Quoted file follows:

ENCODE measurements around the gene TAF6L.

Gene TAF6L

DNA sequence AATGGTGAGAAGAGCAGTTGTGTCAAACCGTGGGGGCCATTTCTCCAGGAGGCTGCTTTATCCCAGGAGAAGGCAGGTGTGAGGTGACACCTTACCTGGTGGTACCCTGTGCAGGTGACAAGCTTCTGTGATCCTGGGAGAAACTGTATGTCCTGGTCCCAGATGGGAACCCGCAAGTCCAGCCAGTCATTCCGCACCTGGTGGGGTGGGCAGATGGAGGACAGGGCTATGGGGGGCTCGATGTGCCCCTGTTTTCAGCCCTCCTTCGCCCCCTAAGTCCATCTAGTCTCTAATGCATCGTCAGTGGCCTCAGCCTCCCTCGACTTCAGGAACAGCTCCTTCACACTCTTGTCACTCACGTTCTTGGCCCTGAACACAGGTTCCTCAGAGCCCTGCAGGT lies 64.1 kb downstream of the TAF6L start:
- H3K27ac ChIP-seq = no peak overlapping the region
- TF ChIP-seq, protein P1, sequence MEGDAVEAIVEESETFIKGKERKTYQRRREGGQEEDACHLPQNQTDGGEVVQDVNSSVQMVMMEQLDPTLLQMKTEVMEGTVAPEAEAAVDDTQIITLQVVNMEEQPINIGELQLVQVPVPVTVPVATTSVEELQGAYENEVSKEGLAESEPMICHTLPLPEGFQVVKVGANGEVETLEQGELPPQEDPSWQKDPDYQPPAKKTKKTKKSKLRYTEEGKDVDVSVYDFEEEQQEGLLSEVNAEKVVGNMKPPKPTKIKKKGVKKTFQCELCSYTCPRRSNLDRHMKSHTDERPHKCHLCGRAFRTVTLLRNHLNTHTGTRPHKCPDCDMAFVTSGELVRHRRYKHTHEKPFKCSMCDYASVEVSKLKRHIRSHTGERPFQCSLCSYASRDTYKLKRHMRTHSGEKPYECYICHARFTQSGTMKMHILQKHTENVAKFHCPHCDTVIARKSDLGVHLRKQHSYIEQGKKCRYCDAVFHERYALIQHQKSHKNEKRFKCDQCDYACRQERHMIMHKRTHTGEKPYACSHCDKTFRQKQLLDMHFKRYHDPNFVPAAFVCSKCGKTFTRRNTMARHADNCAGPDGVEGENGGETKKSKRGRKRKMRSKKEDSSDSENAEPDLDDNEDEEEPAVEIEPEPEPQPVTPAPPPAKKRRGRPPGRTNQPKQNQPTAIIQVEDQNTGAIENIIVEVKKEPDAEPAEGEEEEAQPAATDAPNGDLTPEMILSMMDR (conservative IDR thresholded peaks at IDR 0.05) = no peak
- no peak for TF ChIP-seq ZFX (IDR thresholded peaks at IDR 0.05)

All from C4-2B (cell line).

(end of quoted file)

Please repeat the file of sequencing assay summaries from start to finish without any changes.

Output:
ENCODE measurements around the gene TAF6L.

Gene TAF6L

DNA sequence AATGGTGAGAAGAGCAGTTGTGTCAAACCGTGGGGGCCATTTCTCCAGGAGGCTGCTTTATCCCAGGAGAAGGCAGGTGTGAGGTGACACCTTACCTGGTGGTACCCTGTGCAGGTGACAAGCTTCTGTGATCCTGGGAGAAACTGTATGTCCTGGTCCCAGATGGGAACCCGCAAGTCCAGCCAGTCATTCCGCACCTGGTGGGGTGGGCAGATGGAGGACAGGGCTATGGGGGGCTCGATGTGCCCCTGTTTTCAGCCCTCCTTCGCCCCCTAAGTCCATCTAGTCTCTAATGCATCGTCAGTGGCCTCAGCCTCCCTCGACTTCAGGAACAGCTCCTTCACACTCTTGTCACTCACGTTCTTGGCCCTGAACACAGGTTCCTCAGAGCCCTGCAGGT lies 64.1 kb downstream of the TAF6L start:
- H3K27ac ChIP-seq = no peak overlapping the region
- TF ChIP-seq, protein P1, sequence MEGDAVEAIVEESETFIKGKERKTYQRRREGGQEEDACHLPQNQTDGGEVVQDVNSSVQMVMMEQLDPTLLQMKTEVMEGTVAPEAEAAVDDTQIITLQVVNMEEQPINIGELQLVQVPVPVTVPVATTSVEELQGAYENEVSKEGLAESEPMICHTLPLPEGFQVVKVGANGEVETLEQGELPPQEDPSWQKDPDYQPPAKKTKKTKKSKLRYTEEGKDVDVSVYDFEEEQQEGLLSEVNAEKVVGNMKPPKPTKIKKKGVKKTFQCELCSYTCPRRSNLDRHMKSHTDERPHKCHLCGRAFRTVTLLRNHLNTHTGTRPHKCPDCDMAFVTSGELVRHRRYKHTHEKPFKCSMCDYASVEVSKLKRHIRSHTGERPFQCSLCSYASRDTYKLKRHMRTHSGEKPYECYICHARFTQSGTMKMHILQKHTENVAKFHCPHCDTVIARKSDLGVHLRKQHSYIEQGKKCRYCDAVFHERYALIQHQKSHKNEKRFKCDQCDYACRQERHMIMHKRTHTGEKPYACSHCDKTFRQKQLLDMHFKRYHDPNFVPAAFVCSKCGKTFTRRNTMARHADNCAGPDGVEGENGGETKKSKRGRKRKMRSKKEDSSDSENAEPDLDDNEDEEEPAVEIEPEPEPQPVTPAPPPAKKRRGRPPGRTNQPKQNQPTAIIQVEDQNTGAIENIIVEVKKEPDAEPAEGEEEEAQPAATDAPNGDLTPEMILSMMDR (conservative IDR thresholded peaks at IDR 0.05) = no peak
- no peak for TF ChIP-seq ZFX (IDR thresholded peaks at IDR 0.05)

All from C4-2B (cell line).